Canadian real estate inventory suddenly became a little more scarce last month. An uptick in the sales to new listings ratio (SNLR) has agents saying a second wave of growth is coming. It’s true an increase in the ratio tends to be positive for price growth, but a single uptick isn’t the same. When the ratio drops from such high levels, it tends to not occur in a straight line. In fact, we’ve seen this before. Currently, the cooling trend is still intact, and price growth is still decelerating.
Sales To New Listings Ratio (SNLR)
The sales to new listings ratio (SNLR) compares home sales to inventory. It gives a read on absorption, helping to give a picture of the inflow of inventory. Lower readings mean inventory is building faster. When this occurs consistently, it applies more pressure for home prices to fall. Higher readings do the opposite, with less inventory building, it means a tighter market. This is when prices tend to rise, as scarcity becomes more apparent.
This is a fundamental indicator, but reading it is a little tricky when buyers are exuberant. In an exuberant market, buyers aren’t using fundamentals — they’re using emotion. In this case a fundamental indicator tends to become a sentiment indicator. When looking at those, hard values are less important than the trend and velocity.
Earlier this year, we took a peak at the relationship between the SNLR and price growth. Since 2005, annual price growth has peaked between 2 and 6 months after the SNLR. If historic patterns held, that meant price growth would peak between March and July. We know, it’s a little surprising to see a forecast work out, but that’s what just happened.
Canadian Home Price Growth Peaked In June, Decelerated In July
Last month’s national home price data confirmed growth peaked in June. The annual rate of growth fell to 22.2% in July, down from a record 24.2% the month before. That’s just a little more than the interest paid on a new conventional mortgage at these prices.
Over the past year, prices have increased substantially. A slowdown isn’t that surprising, but it removes the urgency to buy. If you’re seeing home prices rise $40,000 per month, you’ll want to pull the trigger immediately. When they’re rising just a little less than your rent cheque, you might take a little longer to buy. We’ve seen this in markets like Toronto, where condo prices made a monthly decline in July. This happened despite tightening inventory.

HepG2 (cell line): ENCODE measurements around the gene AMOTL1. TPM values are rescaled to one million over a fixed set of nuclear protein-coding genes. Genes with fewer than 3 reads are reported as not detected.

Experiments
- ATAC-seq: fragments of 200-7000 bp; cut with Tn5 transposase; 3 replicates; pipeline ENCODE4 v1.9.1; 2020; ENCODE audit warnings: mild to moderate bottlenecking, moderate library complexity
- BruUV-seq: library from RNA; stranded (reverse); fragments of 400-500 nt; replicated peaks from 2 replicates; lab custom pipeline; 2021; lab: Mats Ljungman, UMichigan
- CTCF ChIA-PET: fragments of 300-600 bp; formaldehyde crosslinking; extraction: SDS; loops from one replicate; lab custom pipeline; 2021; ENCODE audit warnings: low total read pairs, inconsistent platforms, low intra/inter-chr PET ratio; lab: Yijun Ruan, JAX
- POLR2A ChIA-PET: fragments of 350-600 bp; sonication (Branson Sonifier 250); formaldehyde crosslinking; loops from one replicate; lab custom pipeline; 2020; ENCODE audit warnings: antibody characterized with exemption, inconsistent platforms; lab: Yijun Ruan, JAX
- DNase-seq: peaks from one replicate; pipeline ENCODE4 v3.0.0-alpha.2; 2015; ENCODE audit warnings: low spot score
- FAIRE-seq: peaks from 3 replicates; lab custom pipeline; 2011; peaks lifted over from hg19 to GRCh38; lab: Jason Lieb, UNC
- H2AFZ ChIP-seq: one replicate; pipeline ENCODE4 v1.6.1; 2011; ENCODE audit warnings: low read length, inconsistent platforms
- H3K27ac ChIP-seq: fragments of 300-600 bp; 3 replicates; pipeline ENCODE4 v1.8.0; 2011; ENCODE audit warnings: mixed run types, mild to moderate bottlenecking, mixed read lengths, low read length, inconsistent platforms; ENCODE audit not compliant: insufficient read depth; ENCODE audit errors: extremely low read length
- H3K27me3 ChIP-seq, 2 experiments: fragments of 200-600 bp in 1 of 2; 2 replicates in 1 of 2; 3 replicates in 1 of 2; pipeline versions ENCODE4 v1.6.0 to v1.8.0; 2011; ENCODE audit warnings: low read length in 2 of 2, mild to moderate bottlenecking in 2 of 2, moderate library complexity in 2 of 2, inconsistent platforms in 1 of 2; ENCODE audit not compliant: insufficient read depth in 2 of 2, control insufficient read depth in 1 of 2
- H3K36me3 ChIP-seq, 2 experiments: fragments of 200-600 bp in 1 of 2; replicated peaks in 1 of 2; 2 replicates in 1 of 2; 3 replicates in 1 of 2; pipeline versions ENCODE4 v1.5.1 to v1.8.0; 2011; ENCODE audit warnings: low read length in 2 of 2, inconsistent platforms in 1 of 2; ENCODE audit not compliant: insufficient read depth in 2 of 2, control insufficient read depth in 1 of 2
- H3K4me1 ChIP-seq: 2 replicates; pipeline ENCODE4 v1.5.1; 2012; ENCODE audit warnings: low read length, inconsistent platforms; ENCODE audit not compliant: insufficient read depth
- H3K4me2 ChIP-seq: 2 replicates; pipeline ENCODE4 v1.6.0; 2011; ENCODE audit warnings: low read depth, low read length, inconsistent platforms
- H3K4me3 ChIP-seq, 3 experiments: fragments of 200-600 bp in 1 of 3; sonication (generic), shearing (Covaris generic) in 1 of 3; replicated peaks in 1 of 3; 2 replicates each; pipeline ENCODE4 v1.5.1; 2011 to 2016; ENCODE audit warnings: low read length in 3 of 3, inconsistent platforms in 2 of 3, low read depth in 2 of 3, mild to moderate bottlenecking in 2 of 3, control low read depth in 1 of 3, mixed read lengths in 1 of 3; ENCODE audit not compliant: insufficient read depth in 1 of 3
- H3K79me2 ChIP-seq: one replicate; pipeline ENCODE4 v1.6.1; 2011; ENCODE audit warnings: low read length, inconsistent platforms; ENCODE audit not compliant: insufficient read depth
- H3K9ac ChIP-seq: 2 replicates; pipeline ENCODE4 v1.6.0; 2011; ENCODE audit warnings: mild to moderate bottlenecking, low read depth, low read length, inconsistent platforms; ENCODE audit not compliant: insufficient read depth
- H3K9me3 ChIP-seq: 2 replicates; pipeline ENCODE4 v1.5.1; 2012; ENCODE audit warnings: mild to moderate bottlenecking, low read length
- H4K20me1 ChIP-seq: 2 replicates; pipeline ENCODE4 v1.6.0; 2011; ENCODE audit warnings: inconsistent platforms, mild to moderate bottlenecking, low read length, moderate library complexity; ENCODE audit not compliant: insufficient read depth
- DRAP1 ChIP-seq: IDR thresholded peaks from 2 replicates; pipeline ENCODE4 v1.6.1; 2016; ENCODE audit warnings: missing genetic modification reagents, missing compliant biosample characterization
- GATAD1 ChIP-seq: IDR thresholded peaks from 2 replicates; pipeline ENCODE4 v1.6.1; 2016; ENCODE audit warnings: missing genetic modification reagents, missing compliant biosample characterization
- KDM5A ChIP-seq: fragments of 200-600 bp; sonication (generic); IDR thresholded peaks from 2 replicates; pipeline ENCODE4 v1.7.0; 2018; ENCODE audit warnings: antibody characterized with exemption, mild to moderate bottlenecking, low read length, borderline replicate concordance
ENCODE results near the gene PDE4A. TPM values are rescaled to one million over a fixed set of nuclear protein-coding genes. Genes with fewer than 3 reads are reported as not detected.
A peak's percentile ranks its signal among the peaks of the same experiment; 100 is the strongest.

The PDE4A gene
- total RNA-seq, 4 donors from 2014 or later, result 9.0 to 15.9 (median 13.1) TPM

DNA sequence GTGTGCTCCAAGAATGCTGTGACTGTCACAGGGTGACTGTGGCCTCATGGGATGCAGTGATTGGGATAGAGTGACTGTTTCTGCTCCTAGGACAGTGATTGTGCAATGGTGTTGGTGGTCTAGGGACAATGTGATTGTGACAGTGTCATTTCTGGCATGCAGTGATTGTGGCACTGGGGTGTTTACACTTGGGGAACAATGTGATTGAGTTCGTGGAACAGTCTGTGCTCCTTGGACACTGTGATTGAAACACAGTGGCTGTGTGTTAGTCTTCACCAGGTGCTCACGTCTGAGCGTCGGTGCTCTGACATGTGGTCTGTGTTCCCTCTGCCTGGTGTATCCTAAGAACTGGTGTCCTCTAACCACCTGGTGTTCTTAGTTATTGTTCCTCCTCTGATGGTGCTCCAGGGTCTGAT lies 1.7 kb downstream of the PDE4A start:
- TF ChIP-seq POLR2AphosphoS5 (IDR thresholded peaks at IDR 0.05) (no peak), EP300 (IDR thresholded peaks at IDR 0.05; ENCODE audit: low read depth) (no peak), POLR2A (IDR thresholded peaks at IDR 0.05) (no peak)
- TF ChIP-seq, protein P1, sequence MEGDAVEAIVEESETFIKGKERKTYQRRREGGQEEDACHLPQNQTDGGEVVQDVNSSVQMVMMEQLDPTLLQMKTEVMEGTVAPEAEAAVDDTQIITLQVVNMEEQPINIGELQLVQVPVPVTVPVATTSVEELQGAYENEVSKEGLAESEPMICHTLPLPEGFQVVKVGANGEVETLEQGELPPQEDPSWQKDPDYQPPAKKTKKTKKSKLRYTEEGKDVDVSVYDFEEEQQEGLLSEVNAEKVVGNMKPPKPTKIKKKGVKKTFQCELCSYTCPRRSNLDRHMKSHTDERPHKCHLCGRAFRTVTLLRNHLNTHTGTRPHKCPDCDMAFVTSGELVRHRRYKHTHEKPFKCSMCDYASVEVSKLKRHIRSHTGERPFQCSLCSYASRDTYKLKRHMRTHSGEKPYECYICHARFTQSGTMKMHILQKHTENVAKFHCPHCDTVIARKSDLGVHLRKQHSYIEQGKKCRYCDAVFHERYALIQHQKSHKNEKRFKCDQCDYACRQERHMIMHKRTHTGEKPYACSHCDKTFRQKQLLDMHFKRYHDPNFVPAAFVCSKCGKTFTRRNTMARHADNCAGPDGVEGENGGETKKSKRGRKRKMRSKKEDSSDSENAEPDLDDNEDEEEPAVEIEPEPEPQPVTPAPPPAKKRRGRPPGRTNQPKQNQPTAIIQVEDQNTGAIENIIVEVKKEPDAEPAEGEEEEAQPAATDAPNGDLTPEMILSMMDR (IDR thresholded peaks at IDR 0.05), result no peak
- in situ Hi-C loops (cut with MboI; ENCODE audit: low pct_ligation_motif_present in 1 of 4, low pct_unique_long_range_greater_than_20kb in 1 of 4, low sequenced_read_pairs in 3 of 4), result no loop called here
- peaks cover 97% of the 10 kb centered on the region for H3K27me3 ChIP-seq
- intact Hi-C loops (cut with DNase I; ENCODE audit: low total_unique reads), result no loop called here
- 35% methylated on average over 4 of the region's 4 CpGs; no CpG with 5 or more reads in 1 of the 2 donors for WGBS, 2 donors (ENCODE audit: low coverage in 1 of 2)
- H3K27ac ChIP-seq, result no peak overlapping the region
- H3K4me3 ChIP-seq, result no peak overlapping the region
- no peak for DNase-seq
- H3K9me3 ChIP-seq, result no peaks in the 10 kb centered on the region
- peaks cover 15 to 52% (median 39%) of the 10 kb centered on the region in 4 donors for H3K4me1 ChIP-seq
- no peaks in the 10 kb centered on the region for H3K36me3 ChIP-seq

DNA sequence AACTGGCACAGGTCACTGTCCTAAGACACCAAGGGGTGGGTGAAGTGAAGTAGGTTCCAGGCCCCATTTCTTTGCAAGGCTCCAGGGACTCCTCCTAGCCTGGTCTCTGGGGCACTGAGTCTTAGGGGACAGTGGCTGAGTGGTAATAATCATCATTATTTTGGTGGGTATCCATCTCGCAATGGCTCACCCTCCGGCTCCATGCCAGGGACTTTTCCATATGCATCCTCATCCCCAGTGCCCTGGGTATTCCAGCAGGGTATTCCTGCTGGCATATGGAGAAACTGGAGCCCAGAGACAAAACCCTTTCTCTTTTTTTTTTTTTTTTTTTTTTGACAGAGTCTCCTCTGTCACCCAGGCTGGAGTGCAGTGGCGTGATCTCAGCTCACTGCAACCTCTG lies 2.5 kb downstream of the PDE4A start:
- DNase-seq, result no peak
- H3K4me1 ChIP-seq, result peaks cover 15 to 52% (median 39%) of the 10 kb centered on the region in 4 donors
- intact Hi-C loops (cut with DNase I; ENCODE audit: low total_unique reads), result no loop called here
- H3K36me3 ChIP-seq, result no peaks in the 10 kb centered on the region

It’s a vicious cycle of expectations. Soaring prices lead people to bid up offers even further. This leads to even more people jumping into the market, pushing home prices even higher. Slowing price growth causes people to pause, and take a little more time when buying. This causes other people to take their time buying, causing an even bigger slowdown.
It’s a market behavior that’s commonly seen with assets, and commodities. Inflation theory is the most common place it’s discussed. Rising inflation causes people to buy sooner, to avoid future price increases. Falling inflation leads people to delay purchasing, to see if they can get a better deal. The latter often sends people into a Tiff, leading to the adoption of higher and more toxic inflation.
Canadian Real Estate Inventory Tightened. Doesn’t That Mean The Trend Is Reversing?
The SNLR increased last month at the national level, showing tighter inventory. The ratio hit a seasonally adjusted 74% in July, up from the 69.4% reported in the prior month. It triggered a number of people to claim the trend of cooling is broken, and won’t continue.
Canadian New Inventory Flow To Price Growth
The sales to new listings ratio (SNLR) compared to the annual rate of benchmark price growth, for composite homes across Canada.
Source: CREA; Better Dwelling.
Trends don’t move in straight lines, they tend to zig zag in a general direction. This is still almost 20 points lower than the peak market frenzy for inventory. It’s a huge change in sentiment for various levels of buyers. Buyers that have been browsing since January probably feel like the market has cooled down. That shapes their sentiment, shaping the urgency of how much they’ll pay.
This isn’t an unheard of movement either, there’s precedent. At the national level, annual price growth was last negative in 2008. The SNLR had started falling in 2007, but also made a sharp uptick in July of that year. It might have seemed like the trend was over, but it continued lower afterwards. Much like calling a top, calling the bottom of activity can also be incorrect without confirmation.
One month of data might be how all changes in a trend begin, but it doesn’t necessarily mean all trends are changing. A credit-catalyst needs to occur to drive home price growth higher. Rate cuts, QE, increased amortizations, or a cut in down payment, would be examples. If that doesn’t happen, it’ll be difficult to change the direction of the trend. It’s not impossible, it’s just very difficult to abruptly change the mindset of a whole market.
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